For a variety of reasons, China has become known for its “interactiveness” with the global south. This “interactiveness” has included construction projects, student scholarships, and sending doctors.
Recently, China began to fund five research centers in Africa and the global south in order to increase collaboration between Chinese and African scientists. The topics of focus for the scientists will include the climate, water, environmentally friendly technology, biotechnology, and space technology.
Using the Chinese Academy of Sciences (CAS), $6.5 million will be distributed to the research centers over the course of the next three years. These funds will work to improve China’s soft power in the global south by conducting joint research projects between the CAS and the research centers.
Currently, there is a CAS network known as The World Academy of Sciences (TWAS) that will also benefit from this Chinese outreach to the global south. Along with the research projects, the funding will also provide for an increase in workshops, training, and PhD programs.
According to Salim Abdool Karim, director of the Centre for the AIDS Programme of Research in South Africa and a TWAS member, “The five centers will play an important role in global scientific collaboration by increasing South-South training opportunities.”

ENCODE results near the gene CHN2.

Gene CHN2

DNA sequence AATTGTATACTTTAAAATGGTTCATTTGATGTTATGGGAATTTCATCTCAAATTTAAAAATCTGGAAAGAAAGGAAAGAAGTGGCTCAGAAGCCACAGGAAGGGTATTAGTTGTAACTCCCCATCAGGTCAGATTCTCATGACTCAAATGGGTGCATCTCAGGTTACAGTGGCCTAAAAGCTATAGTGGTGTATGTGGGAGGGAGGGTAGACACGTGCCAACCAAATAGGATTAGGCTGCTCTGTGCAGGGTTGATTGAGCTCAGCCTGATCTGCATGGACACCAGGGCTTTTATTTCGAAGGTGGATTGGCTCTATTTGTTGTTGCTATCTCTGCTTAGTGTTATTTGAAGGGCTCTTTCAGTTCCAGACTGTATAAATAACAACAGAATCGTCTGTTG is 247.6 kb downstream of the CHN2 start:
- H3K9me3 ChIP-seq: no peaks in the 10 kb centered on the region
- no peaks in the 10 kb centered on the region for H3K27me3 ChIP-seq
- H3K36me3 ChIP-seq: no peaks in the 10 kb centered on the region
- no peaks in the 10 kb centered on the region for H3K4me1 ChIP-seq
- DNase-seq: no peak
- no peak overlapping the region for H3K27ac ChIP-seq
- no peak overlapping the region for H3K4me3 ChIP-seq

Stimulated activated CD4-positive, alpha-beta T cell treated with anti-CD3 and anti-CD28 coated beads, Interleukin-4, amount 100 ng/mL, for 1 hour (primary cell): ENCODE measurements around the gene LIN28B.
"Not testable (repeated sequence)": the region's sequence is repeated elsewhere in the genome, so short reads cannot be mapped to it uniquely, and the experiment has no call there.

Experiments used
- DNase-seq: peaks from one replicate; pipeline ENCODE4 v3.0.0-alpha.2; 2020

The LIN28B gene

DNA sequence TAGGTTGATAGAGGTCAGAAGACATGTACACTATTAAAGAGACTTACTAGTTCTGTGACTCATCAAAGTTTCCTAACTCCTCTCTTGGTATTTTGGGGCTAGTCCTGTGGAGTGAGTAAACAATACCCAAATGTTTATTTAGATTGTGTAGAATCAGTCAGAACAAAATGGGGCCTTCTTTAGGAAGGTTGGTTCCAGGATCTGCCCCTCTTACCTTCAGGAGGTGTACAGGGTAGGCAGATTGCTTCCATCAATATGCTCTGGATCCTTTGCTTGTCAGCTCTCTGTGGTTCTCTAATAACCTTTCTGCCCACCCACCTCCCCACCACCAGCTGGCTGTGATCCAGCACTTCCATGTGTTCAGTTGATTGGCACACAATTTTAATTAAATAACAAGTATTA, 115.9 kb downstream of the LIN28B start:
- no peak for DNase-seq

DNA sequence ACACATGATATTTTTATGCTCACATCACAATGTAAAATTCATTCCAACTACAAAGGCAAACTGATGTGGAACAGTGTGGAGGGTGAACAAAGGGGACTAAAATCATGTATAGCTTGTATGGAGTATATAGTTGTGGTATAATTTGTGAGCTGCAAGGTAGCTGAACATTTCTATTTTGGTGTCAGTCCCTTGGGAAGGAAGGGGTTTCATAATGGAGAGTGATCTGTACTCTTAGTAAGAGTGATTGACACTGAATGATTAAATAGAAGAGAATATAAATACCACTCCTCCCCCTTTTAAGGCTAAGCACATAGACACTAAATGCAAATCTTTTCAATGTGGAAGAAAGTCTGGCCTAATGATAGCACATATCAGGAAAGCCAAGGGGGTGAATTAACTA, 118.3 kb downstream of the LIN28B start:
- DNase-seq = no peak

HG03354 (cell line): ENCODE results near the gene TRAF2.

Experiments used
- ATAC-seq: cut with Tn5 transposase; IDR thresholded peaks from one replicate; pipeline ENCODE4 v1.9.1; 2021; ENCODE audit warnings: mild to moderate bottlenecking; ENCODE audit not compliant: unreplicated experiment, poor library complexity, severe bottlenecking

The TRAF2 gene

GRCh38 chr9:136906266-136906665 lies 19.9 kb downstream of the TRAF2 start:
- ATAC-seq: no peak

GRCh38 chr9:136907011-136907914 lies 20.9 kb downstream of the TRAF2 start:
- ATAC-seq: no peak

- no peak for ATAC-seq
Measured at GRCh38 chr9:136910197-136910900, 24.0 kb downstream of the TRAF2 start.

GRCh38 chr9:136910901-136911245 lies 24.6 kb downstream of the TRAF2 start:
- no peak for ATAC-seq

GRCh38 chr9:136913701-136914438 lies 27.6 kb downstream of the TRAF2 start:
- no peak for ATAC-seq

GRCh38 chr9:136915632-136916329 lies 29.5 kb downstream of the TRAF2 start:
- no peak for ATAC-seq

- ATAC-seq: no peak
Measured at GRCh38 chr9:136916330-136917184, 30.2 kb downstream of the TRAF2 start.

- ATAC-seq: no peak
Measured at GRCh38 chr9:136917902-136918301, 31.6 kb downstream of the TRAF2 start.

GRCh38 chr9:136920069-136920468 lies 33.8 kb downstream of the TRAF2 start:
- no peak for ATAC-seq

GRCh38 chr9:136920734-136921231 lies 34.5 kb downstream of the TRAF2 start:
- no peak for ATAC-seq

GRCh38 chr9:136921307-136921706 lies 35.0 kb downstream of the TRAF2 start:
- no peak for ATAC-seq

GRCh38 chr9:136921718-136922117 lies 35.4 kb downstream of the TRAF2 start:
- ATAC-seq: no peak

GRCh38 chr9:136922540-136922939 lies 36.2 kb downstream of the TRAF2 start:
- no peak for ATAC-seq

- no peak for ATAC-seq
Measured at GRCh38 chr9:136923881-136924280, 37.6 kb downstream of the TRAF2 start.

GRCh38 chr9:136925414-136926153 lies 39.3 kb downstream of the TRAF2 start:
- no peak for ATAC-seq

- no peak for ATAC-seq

This collaboration is expected to increase climate change research. Yongqiang Liu, a research meteorologist at the USDA Forest Service’s Center for Forest Disturbance Science sees it as a good way to “prepare future leaders to lead climate change research for developing countries.”
Action through research investment should improve China’s image in the world. Currently, China stands at 50% favorable and 36% unfavorable among populaces from around the world. Comparably, the US was seen as favorable by 63%, and unfavorable by 30%. More specifically, when people were asked if they thought China considered their country’s interests, 27% thought a great deal with 63% saying either not too much or not at all.
There is still a great deal of room for China to improve its international appeal. By working with developing nations to improve research in sustainable technology and other important sciences, China can build off the work of TWAS and foster support from citizens in these countries.
Once the three years comes to an end, the education and collaboration should improve the environmental technology sector, as well as build the capacity for a future scientific community with various projects and goals. If successful, this move may be beneficial in regards to China’s popularity as well.